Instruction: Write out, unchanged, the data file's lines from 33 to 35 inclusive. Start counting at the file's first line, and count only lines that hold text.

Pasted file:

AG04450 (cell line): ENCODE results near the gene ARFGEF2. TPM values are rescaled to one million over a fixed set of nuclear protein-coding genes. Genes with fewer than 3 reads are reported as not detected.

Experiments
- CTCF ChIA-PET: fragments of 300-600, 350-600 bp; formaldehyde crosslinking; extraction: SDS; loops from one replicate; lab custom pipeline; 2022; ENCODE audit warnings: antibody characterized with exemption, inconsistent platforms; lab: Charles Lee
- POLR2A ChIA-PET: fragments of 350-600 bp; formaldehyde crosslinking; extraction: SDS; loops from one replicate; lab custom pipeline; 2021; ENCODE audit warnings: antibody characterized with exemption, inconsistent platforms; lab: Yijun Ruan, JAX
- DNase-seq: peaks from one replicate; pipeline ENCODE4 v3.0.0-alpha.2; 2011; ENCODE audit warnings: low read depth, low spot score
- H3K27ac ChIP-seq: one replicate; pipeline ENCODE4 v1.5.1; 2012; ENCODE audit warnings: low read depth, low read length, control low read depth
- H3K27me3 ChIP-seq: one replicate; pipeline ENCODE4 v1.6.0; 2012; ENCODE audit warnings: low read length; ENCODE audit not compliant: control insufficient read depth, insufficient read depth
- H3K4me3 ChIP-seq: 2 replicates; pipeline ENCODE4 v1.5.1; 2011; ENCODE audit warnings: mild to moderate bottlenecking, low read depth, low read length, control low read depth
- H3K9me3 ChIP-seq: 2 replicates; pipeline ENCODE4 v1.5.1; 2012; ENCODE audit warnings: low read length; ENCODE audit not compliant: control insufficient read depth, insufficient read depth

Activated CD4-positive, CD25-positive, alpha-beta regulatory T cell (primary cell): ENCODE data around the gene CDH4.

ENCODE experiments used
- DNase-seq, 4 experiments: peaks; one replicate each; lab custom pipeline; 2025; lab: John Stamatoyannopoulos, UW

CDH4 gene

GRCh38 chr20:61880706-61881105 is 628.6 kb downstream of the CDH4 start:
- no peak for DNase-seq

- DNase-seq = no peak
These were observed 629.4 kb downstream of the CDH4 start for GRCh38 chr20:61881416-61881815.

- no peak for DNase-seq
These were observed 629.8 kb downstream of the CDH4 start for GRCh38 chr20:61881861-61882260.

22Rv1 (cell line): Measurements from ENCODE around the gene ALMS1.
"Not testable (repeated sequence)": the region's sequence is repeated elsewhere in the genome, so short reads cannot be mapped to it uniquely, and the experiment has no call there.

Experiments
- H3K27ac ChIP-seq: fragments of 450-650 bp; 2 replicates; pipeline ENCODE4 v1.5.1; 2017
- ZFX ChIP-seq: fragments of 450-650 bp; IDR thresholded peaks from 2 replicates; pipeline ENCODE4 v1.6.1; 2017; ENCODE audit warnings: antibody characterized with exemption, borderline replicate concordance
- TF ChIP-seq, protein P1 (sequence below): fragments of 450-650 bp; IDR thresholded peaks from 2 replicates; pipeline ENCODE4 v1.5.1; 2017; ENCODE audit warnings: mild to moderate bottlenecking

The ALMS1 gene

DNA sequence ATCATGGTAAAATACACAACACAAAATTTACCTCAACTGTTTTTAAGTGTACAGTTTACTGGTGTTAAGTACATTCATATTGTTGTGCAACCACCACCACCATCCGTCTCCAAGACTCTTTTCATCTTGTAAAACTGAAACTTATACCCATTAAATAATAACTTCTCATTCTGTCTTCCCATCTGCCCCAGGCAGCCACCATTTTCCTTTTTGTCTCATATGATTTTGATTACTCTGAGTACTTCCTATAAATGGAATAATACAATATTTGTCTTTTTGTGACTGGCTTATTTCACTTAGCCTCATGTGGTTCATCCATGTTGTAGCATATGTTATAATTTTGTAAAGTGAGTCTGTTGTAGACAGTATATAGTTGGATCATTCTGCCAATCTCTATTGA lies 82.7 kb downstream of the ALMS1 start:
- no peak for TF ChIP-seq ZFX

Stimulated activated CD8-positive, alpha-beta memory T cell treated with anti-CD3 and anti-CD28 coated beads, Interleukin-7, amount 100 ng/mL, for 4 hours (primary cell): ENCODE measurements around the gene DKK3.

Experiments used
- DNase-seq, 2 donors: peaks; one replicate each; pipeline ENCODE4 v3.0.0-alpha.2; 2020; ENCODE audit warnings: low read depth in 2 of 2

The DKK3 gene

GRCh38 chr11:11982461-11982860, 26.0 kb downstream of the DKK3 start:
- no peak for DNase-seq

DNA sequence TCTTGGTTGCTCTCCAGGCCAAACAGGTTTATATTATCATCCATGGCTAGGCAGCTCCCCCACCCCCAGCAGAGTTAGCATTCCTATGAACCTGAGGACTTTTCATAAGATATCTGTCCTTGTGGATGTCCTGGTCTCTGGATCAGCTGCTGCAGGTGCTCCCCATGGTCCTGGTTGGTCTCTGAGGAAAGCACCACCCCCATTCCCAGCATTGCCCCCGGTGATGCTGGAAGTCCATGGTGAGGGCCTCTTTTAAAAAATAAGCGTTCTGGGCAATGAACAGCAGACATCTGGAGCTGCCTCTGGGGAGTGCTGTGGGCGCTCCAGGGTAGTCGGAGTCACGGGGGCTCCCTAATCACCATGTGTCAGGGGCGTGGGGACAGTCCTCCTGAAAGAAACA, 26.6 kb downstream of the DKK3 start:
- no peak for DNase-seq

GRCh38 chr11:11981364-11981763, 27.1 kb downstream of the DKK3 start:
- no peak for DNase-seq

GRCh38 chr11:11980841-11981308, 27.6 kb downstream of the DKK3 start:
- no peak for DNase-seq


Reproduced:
GRCh38 chr11:11982461-11982860, 26.0 kb downstream of the DKK3 start:
- no peak for DNase-seq

DNA sequence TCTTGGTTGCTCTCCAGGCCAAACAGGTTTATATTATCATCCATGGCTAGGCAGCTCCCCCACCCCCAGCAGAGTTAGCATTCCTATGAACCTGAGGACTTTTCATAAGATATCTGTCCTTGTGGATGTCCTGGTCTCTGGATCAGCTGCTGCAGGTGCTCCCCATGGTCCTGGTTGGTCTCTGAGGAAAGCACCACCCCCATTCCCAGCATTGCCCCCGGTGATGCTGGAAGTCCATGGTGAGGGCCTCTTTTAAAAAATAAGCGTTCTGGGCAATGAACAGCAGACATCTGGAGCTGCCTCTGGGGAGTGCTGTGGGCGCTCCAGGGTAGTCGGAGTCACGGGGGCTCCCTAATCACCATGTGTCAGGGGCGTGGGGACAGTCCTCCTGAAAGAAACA, 26.6 kb downstream of the DKK3 start: